Each passing year, coupled with birthdays and my impending graduation from university drawing near, I become increasingly aware of the inevitable fact that I am no longer a kid anymore, and activities such as going to the movies, now constitute as a luxury, something done when time and my wallet permits. And even when I surprise myself with an extra bill or two, I try to stretch it for as long as possible before shamefully splurging on a “grande” drink at Starbucks, compared to my usual “tall.” So why then, did I find my twenty-one year old self, broke and stressed, at the movie theater the opening night of Moana?
A little over two weeks ago, Disney monumentally released Moana, their new and most recent movie no one seems to be talking about, but should be. Why is this Disney movie worth the obscene admission price of $15 at your local movie theater you ask? The answer: Moana is the princess young women like myself needed growing up. As the first Disney film with a Polynesian princess, and another one to add to the few but growing list of movies with a person of color, Moana breaks all stereotypes and shatters everything you once thought you knew about Disney movies and its princesses. With this in mind, it comes as a surprise that Moana box office sales undermine the movie’s value. When Frozen debuted, little girls all around, including my younger sister, immediately gravitated to Elsa and the world watched as the snowball effect phenomenon grew before melting away. Needless to say, Moana undoubtedly deserves the same level of attention and acclamation as its preceding counterparts due to the important message presented and the dynamic character depicted.
The movie possesses the typical formula familiarly found in many of their films: a princess (because what makes a movie a Disney movie without a damsel in distress, right?), a sidekick that also serves as a comedic relief, the evil force or villain character, and Maui, played by People Magazine’s “Sexiest Man Alive” Dwayne the Rock Johnson, serves as the prince, or so we think. Simply put, Moana is a female empowerment story that focuses on the woman and not the romance. Sure Disney has given us strong female characters before, such as Tiana from Princess and the Frog, Anna from Frozen, and longtime favourites like Mulan and Pocahontas from films of the same name to cite a few, so Disney proves competent in that department. But Moana succeeds where the rest came up short. The film isn’t just another love story like the majority of Disney movies prove to be and Moana is anything but your average princess. By focusing on Moana and solely Moana’s journey to save her island, the movie goes against all cliché prototypes and breaks norms Disney movies conditioned our young minds to believe and accept, primarily by accrediting Moana as her own “night in shining armour.” There came a point in the movie where I started to roll my eyes because I feared and sensed the predictable impending romance between Moana and Maui, but I was pleasantly surprised when the movie took a different path and glided past the moment.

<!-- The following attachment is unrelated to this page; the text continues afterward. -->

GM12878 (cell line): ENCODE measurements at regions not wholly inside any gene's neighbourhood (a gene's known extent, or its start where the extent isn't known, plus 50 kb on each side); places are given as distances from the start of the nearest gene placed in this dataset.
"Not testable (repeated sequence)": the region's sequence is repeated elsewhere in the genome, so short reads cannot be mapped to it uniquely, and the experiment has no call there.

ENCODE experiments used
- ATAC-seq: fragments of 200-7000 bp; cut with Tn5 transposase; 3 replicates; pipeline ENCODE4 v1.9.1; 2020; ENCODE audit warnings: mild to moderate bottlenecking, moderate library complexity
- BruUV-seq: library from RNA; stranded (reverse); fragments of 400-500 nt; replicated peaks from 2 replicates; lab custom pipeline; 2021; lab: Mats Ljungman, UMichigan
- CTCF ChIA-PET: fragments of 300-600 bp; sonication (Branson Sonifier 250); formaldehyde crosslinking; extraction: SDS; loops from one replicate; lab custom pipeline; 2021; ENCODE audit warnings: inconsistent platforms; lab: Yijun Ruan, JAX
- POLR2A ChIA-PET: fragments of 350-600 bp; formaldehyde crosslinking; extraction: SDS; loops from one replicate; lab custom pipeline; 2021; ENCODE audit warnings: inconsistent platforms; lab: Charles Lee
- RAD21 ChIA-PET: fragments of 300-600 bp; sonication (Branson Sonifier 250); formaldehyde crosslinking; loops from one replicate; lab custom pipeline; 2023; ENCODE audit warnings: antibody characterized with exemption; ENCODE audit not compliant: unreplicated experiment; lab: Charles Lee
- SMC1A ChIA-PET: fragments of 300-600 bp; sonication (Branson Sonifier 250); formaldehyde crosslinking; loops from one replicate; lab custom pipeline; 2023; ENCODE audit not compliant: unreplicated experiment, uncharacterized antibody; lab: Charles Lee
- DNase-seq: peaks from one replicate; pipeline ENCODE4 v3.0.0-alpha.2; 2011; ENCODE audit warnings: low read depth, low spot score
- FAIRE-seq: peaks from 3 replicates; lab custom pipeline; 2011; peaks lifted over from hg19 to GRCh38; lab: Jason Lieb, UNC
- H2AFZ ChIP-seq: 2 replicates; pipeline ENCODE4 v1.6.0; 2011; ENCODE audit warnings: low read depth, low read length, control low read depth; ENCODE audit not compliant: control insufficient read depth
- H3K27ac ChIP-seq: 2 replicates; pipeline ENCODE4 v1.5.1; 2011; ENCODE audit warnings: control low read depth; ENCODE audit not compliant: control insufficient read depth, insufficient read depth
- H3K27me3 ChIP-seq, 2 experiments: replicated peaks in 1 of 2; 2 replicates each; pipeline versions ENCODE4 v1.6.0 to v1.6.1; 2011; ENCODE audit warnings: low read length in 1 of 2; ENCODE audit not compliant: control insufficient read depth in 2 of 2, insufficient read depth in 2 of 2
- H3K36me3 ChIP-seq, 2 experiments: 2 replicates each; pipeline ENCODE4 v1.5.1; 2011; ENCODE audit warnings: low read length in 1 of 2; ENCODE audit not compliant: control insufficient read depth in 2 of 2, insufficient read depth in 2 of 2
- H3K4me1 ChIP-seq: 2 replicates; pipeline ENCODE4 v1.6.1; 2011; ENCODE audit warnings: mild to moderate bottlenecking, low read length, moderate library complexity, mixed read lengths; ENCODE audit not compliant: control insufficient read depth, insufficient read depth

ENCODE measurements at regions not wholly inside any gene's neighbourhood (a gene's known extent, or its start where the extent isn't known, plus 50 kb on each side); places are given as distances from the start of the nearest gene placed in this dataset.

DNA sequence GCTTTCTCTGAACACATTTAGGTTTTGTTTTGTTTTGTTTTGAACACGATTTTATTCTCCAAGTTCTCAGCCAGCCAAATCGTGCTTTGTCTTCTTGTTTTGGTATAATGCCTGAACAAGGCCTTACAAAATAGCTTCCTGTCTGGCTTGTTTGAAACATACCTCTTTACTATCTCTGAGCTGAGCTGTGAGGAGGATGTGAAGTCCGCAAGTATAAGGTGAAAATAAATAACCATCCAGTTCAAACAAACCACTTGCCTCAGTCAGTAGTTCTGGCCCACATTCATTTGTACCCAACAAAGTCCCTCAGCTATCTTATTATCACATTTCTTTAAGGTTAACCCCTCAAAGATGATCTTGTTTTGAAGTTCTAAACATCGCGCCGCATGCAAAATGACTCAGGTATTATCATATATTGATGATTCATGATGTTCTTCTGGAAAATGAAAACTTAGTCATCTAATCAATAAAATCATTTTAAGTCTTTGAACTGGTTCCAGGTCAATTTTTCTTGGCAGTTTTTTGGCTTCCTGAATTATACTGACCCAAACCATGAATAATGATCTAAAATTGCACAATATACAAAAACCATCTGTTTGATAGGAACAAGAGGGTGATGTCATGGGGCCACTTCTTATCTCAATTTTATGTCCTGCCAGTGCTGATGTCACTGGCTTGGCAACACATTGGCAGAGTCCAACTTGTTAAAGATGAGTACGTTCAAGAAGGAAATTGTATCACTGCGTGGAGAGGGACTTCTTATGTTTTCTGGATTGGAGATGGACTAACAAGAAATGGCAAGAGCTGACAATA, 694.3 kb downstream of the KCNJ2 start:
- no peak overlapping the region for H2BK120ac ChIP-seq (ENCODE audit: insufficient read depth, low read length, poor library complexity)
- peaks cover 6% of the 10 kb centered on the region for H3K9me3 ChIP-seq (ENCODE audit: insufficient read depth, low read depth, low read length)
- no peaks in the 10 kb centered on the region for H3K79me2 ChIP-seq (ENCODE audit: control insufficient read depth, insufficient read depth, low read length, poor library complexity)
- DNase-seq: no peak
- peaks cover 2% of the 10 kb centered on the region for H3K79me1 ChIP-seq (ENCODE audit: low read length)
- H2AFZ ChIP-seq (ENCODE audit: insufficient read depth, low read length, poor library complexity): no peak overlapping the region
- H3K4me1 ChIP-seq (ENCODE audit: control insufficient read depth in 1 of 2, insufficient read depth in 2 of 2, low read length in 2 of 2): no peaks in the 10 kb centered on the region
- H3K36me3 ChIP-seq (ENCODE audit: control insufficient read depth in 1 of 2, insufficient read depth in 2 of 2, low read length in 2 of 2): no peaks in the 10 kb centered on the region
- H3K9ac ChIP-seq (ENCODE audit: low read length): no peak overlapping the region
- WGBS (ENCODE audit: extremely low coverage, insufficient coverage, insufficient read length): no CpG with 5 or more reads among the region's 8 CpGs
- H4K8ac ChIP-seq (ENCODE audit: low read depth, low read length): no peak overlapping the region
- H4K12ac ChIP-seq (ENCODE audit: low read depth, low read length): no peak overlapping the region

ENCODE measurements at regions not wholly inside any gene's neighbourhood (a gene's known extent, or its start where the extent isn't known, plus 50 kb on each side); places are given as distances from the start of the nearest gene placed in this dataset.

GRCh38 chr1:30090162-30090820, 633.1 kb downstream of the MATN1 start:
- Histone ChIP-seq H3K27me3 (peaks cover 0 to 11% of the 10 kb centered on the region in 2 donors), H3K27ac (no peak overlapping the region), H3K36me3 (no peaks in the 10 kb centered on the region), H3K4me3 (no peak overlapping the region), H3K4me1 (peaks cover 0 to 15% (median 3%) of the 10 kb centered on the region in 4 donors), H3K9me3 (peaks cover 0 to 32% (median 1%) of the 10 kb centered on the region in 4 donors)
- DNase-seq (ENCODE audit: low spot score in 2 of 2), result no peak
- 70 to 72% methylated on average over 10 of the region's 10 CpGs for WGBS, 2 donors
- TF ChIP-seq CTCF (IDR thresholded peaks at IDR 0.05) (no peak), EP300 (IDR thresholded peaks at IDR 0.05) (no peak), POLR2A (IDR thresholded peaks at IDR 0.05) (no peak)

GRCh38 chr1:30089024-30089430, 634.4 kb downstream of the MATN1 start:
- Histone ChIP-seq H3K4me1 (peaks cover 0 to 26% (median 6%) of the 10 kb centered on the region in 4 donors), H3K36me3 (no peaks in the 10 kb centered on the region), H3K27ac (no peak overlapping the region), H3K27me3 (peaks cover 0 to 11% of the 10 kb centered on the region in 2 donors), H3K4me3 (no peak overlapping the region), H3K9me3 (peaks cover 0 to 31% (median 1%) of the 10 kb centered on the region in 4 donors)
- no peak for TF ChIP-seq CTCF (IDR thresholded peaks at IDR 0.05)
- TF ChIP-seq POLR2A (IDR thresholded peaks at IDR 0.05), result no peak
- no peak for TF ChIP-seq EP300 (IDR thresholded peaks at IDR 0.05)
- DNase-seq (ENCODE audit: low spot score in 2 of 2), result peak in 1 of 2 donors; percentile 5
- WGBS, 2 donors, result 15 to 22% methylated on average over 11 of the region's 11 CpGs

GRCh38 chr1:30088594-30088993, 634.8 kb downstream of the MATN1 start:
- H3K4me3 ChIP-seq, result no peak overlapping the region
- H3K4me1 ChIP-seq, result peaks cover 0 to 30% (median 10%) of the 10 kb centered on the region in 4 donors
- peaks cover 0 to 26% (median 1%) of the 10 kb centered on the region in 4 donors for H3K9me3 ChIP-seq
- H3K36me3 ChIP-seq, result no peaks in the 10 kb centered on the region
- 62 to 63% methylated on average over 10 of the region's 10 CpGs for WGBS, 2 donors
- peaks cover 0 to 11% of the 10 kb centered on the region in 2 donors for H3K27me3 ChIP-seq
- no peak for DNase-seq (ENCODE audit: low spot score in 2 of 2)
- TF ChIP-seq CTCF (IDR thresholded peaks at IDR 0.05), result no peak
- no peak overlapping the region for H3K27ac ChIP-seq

From the very beginning of the movie, as displayed in the opening scene when baby Moana wanders off to the ocean despite her father’s constant warnings, we see that she is not a character who will follow rules and live by the expectations of others. She’s fierce, independent, determined, passionate, persistent and unrelenting. Maui on the other hand, whose character the film was originally to center on, proves to be unreliable when he ultimately bails on Moana, leaving her to get the task at hand done for herself: restore the heart of Te Kā to save her island Te Fiti. This moment in the movie offers all girls, regardless of age, race, and the state of your wallet, the chance to realize something all young women need to know: if you want to achieve in life, sometimes you will have to go out and do things on your own without relying on anyone to help you, especially not a “prince.” By having Moana save Te Fiti primarily by herself, Disney helps to instill the idea in young girls that you can in fact be your own hero.
Overall, the risk proves to serve as a daringly good move for Disney, or so I hope others come to realize. Leaving the movie with a renewed sense of purpose, I felt inspired and took a piece of Moana with me. Evidently then, Moana brings Disney a step forward in changing the narrative of Disney princess films that for quite some time now, so badly needed remodeling. The change, welcomed and appreciated, gives women like myself hope and something to look forward to until the time comes again to splurge on another movie ticket.